With one day left in the NHL season, one thing's for certain.
The 2007 Colorado Avalanche will either have company in the 'best teams to not make the playoffs in the post-NHL lockout era' department, or they'll get kicked out of the club with Chicago or Dallas holding this inauspicious mantle. That year, the Avs posted 95 points and missed the playoffs by a point in large part because 7 of the 8 teams that year broke the century mark in points.
Including the Dallas Stars, who in spite of their 107 points gained that season, were seeded 6th opposite the 3rd seeded Vancouver Canucks. Both teams staged a memorable playoff series in which Marty Turco posted three shutouts with the last two coming in Games 5 and 6 to rally the Stars from down 3-1 in the series to force a Game 7 in Vancouver.
Unfortunately, Turks and the rest of the Stars couldn't complete the comeback and the Stars season ended in the Pacific Northwest.
Obviously, the situation is a little bit different this season. But the Stars are hoping they'll have the opportunity to finish off another improbable rally come 5:00 when they take to the ice at Xcel Energy Center in St. Paul against the Minnesota Wild. Fortunately this contest will occur late enough that Stars fans will have ample opportunity to bathe themselves after engaging in the
disgusting very necessary act of rooting for Detroit against Chicago at 11:30.
Otherwise, Dallas sports fans will take another kick to the crotch from the sports gods. But from an overall sports perspective, they'll hardly be alone in the 'best teams to not make the playoffs in sports' discussion.
The inclusion of the wild card in baseball was brought about mostly for additional revenue. In fact, maybe it was completely due to additional revenue.
But I like the think the 1993 San Francisco Giants provided at least a little bit of that impetus. That year, the Giants won 103 games...and didn't make the playoffs because the Atlanta Braves staged a memorable comeback in the second half of the season to overtake San Francisco and win the National League West by one game.
The 1999 Cincinnati Reds hold the distinction of being the team with the highest win total in a season not to make the playoffs. But their 96 wins were good enough to get them into a one game playoff against the New York Mets for the NL Wild Card that season. Which they lost 5-0 at home, by the way.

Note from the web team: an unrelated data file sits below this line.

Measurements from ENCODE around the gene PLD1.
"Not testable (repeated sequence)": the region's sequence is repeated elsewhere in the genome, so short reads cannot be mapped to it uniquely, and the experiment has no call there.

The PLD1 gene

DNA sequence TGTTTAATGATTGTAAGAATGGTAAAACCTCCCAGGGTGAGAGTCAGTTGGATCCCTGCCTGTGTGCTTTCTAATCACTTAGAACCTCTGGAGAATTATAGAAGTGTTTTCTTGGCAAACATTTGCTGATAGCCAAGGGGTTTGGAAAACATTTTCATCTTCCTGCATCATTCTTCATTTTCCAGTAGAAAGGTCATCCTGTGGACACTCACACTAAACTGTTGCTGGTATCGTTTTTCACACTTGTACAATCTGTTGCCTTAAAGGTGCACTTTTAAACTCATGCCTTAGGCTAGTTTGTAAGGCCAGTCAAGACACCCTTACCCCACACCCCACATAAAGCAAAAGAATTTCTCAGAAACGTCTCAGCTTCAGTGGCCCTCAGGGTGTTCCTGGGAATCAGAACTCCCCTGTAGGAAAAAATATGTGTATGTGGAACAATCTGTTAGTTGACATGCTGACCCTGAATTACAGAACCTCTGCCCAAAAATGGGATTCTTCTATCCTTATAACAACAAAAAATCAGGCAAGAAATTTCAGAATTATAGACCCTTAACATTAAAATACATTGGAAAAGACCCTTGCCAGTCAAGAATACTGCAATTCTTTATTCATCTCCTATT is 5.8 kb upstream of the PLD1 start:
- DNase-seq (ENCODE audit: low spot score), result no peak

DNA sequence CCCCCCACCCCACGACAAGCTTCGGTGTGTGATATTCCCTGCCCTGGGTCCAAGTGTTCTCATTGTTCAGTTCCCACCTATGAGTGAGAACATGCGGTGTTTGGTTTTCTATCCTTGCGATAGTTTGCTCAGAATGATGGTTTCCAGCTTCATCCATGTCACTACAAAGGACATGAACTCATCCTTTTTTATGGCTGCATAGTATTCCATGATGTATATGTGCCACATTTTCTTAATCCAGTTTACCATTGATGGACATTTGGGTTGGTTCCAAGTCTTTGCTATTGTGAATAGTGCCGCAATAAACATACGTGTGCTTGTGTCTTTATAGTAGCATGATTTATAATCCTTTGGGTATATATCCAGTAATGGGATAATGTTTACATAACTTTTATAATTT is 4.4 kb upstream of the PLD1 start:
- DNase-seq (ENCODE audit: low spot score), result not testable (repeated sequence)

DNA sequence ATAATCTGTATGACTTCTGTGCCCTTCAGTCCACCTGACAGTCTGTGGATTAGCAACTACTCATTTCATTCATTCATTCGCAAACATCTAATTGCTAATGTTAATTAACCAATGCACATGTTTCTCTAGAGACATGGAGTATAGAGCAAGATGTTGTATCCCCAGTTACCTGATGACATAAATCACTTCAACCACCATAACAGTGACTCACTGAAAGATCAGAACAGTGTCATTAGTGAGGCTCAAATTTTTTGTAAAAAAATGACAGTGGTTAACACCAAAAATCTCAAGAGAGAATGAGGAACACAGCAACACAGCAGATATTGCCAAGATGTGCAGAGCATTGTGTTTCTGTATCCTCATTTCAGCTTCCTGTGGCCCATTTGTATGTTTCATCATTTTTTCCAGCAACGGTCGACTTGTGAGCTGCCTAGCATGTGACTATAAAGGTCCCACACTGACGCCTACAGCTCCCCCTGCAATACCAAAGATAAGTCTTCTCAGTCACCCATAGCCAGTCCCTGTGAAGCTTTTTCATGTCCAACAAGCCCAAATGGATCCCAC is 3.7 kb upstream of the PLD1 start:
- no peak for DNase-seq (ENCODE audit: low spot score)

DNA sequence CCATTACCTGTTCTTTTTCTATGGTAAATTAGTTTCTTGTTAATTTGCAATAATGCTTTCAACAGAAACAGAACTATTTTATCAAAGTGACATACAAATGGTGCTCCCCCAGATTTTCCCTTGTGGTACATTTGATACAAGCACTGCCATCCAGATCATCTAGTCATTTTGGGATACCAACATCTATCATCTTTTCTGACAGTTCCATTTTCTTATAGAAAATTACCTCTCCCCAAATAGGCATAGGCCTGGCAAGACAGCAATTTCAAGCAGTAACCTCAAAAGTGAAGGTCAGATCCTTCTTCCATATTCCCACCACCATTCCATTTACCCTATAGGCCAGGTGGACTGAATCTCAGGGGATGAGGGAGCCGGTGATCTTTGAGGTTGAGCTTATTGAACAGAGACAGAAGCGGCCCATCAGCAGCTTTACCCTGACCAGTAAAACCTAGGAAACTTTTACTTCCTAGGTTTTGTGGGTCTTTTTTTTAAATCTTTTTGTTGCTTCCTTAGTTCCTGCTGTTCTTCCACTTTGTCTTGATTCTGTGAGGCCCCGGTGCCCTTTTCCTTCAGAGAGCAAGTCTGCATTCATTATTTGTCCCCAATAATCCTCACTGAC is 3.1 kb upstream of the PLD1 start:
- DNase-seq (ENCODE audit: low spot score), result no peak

In 2008, a similar situation to what we're seeing this year in the NHL, played itself out in the Western Conference where all eight playoff teams had at least 50 wins.
That meant poor Golden State, which finished with a record of 48-34 and a winning percentage of .585, was left on the sidelines a year after they...
permanently scarred the psyche of the of the Mavericks and all DFW sports fans...well, we're not here to reopen old sports wounds.
But I'll admit to feeling a little schaudenfreude over Nellie and the Warriors missing the playoffs that year.
In 2008, the New England Patriots lost starting QB Tom Brady for the season in their opening game against the Kansas City Chiefs. Many thought they were done.
Instead they rallied behind backup QB Matt Cassell and posted an 11-5 mark...and they missed the playoffs because they lost a tiebreak to Miami for the AFC East crown and a tiebreak to Baltimore for the wild card. Indianapolis was the 5th seed in the playoffs with a 12-4 mark.
Which meant the three time Super Bowl Champs had to sit on the sideline for the playoffs that year. Not that any of us were really feeling sorry for them.
Now there are impressive names on this list to be sure. But that's no consolation prize if you're a Stars fan. Particularly when no playoffs this year would mean joining the Oilers and Wild as the only Western Conference teams that have failed to make the playoffs in the last three years.
No, it would be much better if you could help the Blackhawks become just the third team in the modern era to win the Stanley Cup in one spring and then miss the playoffs the following spring, I would imagine.
But tomorrow starts with Detroit.